H. L. Mencken called it “the only American invention as perfect as the sonnet”, while Noel Coward thought it should be made by “filling a glass with gin, then waving it in the general direction of Italy”. Cocktail designer and Hix Soho-based ‘creative head of bars’ Dustin MacMillian has his own experientially based feelings about that most life enhancing of aperitifs, the martini.
It all begins with one simple question, “How would you like your martini, Sir?” Now before we go any further, (and yes I’m aware we’ve only just started), I should advise that when answering such an enquiry one must either be prepared to stick to a single drink, with the knowledge that one will soon be going home (possibly to a lonely studio flat, to eat canned soup not even prepared on the stove but by micro-electric currents in a box), or take the more sensible option of not having any option at all, leaving oneself unchained, except maybe to the bar, for, well, whatever comes next.
Sir replies, “I’ll have it whichever ways it’s going”. Being a sophisticated host, the barman would never embarrass a customer at a moment like this; so very calmly, in a reassuring voice, he says, “Leave it to me, Sir, I know just what you need”. With no specific direction given, the barman opts for house pour, to gently usher this man towards his first step into adulterated drinking. A sigh of relief perspires from Sir; only now has he had the courage to order such a classic drink, in a bar, on his own, while wearing a new suit, from Top Man, which he adjusts, unsure of himself in this reluctant purchase that he’s required to wear to his first grown-up job, and which is taking a little getting used to after years of faded denim and T-shirts stamped with stairways to heaven.
He fidgets as he sits nervously awaiting his drink. The barman knows more about this ingénue cocktail drinker’s first time than he does, just as he knows that the attractive blonde sitting further along the bar would never notice a man coming to terms with his new sense of self, or be aware of the mismatched socks on his feet, or the loose thread on the inside pocket of his jacket which he will later blame during the cruel realisation of his missing wallet (its absence discovered while hunting down late night, deep-fried chicken, due to the inevitable hunger brought on as reality sets in). No, the most visible tell-tale sign to the world is Sir’s horrific dismemberment of the beer-stained coaster in front of him, a behavioural quirk that four out of five therapists would diagnose as sexual frustration. If this is indeed the case, then he’s made an astute choice in the martini as the most advanced and appropriate cure. The time has come for this man to drown himself or swim, whichever comes first.
With the first sip, everything seems right, even the suit could now be made-to-measure. One martini to the good, and this man can suddenly see what everyone’s been talking about, and wonders how looking from the outside in with rookie lenses could have incited such a fear of what he now knows to be a simple, classically defined ‘what you see is what you get’ pastime. A perfectly mixed martini holds such a forceful and dramatic aura around it that, if it chooses to, it can alter everything you think you know.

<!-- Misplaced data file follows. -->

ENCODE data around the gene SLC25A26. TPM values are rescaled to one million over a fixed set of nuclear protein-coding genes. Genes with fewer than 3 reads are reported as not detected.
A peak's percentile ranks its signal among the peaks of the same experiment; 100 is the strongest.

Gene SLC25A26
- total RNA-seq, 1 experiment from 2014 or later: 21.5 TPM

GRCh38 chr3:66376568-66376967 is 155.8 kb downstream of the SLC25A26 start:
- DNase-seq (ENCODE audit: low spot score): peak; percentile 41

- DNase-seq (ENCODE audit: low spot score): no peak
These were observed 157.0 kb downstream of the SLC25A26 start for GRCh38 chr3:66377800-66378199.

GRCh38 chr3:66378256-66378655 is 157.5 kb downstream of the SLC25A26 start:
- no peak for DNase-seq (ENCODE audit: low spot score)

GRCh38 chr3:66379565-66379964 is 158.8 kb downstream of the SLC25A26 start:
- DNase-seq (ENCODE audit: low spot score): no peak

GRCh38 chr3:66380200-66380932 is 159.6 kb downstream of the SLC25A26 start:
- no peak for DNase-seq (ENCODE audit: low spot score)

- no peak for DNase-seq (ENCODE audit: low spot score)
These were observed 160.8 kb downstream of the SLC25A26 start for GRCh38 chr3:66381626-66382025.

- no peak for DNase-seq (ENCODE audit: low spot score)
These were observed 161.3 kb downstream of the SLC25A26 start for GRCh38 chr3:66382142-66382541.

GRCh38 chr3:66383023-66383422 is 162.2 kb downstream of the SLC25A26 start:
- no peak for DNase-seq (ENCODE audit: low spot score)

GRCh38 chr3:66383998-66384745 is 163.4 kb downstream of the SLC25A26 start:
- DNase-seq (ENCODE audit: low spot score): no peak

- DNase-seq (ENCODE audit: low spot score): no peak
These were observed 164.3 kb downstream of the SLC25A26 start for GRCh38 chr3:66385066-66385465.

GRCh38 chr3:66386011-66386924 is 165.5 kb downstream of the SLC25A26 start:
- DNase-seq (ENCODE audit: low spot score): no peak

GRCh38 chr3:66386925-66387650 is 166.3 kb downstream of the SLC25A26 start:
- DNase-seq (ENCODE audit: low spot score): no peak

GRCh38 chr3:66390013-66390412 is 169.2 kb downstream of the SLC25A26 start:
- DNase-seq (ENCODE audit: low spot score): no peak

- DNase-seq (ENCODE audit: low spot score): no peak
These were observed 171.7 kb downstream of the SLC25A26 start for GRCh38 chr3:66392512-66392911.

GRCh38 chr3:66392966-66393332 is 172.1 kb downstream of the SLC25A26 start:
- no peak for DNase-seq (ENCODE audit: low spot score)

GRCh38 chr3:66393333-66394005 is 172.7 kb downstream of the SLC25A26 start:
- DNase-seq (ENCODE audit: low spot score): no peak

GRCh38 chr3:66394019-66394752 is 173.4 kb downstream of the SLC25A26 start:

The man turns to the aforementioned blonde a few seats along the bar from him and, with a cheeky smile, greets her with an uncharacteristically confident “hello”.
When an order for a martini is placed, it’s usually by someone who knows just how they like it, whether it’s gin or vodka, dry or wet, or with their choice of decorations. Cherished by the suave and the timelessly cool, playwrights – and the odd spy novelist – have long penned their characters with this drink in mind. The martini’s provenance is the silver screen’s decadent past; it belongs to true raconteurs with impeccable, exacting taste.
The origins of the martini’s conception is all a bit Tom Collins – passed-down stories that seem so obviously stretched that they are probably true, which only adds to its mysterious legend. Whatever the history, for the martini novice, its taste will take some getting used to; but as you mature, so does your view of the world around you, and it’s not uncommon to begin liking things that once made you sick. I remember a time when just the uttering of the word ‘beetroot’ would send me running; now I can’t get enough of it. So whether you are yet to embark on your first, or find yourself absolutely ready to imbibe, there is no greater pleasure than beginning the night, or long weekend, fuck, even a Monday lunch meeting, with the martini of your choice.
(reproduced courtesy of HIX magazine) www.hixrestaurants.co.uk